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Corralling Stray Reads

Filters on fixed and handheld readers ensure data accuracy, providing retailers with real-time inventory visibility.
By Raj Jayaraman
Apr 01, 2011—Garbage in, garbage out. This well-known axiom about the quality of computer data is applicable to RFID in-store inventory- management information: Results are useful only if the system reads the correct tags. The problem is, as RFID technology has matured, read rate performance has improved. So now, fixed readers identify not only the tagged merchandise you need to track as it moves from the back room to the sales floor (or vice versa), but they also read tagged items in the surrounding area. These stray reads must be managed to ensure data accuracy, so retailers can obtain real-time inventory visibility and gain business value.

Just how significant is this issue? Say, for example, men's jeans in the back room are stacked on a wall adjacent to the door. An RFID reader could read the tags on those jeans and interpret that inventory as having moved through the portal. The inventory system would then mistakenly consider those jeans available on the sales floor when, in fact, the shelf might be empty. If a customer can't find the jeans he wants to purchase, the store loses the sale. Moreover, losing the sale of a "core" item like jeans often results in lost sales of ancillary items such as shirts, belts and socks.

In response to this challenge, Checkpoint Systems and other RFID solution providers have developed intelligent systems that enable stray read-filtering capabilities to ensure a high degree of accuracy at doors separating the sales floor and back room, as well as at other fixed read points, such as receiving doors and store exits. These systems read all tags, but only report those that move through the read point.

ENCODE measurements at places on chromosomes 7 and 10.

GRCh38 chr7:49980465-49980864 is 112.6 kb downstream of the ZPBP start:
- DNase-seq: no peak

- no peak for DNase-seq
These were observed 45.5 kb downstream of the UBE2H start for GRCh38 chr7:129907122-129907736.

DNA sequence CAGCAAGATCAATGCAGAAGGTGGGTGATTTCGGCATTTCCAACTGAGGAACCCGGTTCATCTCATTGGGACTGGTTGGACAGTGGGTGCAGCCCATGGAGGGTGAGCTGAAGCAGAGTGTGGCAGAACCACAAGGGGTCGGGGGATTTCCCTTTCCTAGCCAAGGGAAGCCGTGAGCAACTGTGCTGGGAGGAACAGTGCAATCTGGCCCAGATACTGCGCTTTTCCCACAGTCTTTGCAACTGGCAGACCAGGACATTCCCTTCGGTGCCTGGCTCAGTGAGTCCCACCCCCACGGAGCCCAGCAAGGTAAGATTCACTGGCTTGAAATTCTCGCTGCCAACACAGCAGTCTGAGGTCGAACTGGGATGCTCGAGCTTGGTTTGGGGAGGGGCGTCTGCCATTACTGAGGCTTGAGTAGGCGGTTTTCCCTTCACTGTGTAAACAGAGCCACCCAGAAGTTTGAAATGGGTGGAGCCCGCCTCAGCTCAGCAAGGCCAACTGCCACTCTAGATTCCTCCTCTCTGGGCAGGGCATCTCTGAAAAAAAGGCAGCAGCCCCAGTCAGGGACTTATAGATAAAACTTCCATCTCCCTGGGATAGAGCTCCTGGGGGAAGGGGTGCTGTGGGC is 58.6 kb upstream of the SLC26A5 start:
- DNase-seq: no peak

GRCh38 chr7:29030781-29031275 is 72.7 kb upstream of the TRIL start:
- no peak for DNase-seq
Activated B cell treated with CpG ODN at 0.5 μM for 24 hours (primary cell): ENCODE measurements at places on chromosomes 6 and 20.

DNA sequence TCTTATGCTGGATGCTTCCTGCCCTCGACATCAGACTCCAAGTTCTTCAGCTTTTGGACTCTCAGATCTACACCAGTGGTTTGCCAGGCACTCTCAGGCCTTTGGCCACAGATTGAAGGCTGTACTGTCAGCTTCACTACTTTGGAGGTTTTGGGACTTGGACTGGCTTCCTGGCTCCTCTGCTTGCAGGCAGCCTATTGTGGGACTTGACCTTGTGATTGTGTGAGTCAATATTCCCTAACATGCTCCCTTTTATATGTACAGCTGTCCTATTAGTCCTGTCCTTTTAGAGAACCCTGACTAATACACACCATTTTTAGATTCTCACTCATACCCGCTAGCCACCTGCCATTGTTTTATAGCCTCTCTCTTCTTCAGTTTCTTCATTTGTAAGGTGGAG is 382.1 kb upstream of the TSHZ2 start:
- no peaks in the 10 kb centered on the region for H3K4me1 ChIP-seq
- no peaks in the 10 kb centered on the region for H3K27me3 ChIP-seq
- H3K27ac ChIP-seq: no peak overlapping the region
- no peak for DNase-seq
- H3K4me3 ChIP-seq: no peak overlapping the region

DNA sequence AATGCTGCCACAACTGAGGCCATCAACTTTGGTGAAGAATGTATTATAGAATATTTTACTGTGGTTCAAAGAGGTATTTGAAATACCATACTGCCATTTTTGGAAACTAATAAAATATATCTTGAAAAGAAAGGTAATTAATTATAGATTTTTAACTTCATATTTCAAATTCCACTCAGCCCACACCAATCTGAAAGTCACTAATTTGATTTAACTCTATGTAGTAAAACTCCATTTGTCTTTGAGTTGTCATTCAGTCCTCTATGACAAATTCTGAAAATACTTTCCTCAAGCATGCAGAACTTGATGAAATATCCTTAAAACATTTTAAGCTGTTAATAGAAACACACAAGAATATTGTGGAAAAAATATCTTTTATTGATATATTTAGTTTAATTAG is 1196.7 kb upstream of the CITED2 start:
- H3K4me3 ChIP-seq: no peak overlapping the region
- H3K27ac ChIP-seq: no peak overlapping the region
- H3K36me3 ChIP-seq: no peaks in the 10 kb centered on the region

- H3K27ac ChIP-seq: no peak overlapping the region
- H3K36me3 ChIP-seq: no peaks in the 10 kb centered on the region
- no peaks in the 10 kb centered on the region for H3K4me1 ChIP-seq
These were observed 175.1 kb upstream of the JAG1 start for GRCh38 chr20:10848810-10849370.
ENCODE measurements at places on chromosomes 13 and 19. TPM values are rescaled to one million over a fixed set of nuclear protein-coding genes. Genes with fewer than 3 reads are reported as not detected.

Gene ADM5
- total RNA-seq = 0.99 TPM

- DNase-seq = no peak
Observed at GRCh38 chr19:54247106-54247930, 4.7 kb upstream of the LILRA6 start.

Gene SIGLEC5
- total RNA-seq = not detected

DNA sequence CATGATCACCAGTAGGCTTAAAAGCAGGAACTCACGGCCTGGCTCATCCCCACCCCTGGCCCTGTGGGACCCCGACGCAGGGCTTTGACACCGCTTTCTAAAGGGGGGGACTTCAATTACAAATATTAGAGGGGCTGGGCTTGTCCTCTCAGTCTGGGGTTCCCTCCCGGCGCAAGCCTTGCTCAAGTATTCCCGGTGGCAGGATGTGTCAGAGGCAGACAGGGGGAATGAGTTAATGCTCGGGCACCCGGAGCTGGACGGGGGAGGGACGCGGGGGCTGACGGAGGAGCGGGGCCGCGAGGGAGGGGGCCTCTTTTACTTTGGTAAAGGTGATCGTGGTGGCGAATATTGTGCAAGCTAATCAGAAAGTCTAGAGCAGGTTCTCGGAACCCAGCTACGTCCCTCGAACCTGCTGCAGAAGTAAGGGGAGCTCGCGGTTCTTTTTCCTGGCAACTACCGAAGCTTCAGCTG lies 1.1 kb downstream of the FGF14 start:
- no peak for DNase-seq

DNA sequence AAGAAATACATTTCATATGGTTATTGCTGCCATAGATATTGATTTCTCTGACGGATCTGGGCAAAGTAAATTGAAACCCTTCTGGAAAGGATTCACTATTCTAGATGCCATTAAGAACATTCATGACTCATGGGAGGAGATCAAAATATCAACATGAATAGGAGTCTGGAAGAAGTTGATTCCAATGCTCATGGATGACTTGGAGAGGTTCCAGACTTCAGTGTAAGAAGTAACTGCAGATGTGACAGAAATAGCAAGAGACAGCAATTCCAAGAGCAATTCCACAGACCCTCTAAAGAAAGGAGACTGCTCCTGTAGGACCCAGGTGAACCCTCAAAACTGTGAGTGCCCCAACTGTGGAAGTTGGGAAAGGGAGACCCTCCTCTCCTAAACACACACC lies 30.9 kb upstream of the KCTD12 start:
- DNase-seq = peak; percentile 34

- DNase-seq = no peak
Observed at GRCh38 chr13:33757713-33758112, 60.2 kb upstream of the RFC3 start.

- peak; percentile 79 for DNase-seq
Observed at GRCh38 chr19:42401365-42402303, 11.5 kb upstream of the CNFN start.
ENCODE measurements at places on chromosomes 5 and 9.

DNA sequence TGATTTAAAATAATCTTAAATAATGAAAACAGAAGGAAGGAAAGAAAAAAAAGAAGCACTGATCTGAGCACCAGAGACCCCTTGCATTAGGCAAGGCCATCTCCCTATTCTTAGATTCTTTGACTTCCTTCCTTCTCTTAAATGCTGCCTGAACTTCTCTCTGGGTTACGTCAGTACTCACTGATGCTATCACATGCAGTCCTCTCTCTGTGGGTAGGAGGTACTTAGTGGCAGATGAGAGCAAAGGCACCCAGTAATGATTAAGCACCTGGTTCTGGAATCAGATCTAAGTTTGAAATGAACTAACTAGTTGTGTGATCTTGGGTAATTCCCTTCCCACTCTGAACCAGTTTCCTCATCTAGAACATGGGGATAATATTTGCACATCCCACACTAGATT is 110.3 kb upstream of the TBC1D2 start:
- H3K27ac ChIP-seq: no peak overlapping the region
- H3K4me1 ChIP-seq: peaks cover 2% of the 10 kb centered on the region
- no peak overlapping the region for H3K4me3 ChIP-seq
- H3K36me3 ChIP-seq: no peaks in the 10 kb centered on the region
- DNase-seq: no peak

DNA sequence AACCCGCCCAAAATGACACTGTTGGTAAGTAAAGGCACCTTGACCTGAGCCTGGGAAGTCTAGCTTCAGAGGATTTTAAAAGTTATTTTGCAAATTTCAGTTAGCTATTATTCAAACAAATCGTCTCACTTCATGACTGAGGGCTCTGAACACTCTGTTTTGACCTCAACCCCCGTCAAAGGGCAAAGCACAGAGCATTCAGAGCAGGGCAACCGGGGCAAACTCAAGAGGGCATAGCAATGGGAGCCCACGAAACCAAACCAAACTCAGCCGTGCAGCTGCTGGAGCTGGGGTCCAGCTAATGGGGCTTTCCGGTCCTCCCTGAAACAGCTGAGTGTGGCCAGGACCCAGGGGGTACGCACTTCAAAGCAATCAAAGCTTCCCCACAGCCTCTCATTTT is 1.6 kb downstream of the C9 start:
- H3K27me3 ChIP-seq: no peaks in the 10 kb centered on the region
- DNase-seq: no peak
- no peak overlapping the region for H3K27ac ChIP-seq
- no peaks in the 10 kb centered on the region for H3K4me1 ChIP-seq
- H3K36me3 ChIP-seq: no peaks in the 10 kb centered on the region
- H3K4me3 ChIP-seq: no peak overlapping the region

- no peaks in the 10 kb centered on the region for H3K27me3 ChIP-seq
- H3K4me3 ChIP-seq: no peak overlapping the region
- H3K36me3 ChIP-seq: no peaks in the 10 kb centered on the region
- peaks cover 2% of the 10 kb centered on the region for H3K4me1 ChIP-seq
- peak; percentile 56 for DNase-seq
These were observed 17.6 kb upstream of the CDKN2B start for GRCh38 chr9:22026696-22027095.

Store shelves pose a similar challenge, but here, too, solution providers have devised a way to ensure inventory accuracy. An application on a handheld reader can be configured to track only certain merchandise categories and styles—for example, denim, men's, blue, size 12. So when an employee takes inventory, the handheld reads all the items on the shelves but filters out those that do not meet the criteria. If the retailer maintains a planogram of items on a shelf, the handheld can scan the bar code on the shelf, identify the shelf location and determine if the items it reads match those in the planogram. The only catch: The handheld can't differentiate between items at the end of one shelf and the beginning of another.

Apparel retailers increasingly are adopting RFID-based solutions because they recognize the business benefits of merchandise visibility and loss prevention. Overcoming the stray-read challenge is essential for them to realize RFID's full potential.

Raj Jayaraman is senior director of merchandise visibility solutions for Checkpoint Systems, a provider of RFID-based merchandise visibility and apparel labeling solutions.
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